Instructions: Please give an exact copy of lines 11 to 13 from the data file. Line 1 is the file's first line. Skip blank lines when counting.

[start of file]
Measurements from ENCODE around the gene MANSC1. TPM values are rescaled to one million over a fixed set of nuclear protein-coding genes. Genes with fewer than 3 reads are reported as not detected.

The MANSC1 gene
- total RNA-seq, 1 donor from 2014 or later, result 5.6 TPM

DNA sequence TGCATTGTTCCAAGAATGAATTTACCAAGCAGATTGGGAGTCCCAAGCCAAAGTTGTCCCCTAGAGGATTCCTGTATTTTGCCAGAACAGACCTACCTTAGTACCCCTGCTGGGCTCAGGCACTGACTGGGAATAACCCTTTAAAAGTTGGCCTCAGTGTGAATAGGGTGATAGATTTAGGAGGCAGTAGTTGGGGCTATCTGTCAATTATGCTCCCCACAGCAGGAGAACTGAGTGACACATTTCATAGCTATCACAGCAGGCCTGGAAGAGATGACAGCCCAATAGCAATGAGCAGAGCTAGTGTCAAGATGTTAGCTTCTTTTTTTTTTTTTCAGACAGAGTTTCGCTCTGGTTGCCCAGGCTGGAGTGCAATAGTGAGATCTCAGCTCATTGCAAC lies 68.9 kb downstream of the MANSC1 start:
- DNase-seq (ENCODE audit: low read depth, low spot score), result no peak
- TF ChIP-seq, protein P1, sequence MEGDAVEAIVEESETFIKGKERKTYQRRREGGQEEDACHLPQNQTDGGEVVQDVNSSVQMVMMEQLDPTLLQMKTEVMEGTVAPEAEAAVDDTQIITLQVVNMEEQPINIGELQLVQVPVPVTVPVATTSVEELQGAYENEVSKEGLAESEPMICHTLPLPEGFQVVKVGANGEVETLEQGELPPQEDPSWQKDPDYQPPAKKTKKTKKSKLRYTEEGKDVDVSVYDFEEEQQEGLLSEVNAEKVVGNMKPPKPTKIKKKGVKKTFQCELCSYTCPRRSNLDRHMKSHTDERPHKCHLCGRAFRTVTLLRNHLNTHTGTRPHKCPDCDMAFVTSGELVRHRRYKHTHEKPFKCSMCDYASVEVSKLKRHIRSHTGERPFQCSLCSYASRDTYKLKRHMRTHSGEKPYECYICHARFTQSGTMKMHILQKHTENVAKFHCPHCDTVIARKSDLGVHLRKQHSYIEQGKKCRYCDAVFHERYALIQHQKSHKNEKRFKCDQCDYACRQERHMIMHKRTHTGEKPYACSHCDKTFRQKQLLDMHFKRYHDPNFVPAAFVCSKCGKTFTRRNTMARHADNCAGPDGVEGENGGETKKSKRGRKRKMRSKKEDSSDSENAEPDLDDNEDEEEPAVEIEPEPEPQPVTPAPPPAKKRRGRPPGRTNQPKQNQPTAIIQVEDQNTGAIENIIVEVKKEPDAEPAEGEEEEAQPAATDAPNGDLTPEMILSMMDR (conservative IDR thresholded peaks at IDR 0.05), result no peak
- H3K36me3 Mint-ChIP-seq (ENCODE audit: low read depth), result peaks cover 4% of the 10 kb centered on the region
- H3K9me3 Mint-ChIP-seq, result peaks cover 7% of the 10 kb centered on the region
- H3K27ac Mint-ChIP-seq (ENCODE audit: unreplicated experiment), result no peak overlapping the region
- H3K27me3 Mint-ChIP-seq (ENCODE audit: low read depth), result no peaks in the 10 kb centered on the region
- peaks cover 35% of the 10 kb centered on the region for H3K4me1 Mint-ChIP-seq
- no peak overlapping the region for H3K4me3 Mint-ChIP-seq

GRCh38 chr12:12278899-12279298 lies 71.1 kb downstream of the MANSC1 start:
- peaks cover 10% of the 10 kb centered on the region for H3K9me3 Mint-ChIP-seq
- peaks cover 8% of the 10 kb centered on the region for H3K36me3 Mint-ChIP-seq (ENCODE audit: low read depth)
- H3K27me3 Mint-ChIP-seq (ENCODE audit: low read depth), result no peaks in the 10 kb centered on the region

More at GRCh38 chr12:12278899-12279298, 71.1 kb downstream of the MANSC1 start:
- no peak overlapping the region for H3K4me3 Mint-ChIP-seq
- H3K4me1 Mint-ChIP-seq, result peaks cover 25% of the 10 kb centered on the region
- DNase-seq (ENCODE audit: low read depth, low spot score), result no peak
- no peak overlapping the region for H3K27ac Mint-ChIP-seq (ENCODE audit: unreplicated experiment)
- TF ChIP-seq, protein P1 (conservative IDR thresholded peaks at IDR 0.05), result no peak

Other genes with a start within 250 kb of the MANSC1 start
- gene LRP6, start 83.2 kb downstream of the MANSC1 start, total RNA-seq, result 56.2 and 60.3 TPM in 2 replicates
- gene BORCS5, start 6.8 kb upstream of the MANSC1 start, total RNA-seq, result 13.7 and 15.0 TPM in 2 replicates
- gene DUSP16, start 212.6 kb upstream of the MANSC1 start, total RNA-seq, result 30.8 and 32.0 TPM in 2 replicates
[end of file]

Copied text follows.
- peaks cover 35% of the 10 kb centered on the region for H3K4me1 Mint-ChIP-seq
- no peak overlapping the region for H3K4me3 Mint-ChIP-seq

GRCh38 chr12:12278899-12279298 lies 71.1 kb downstream of the MANSC1 start: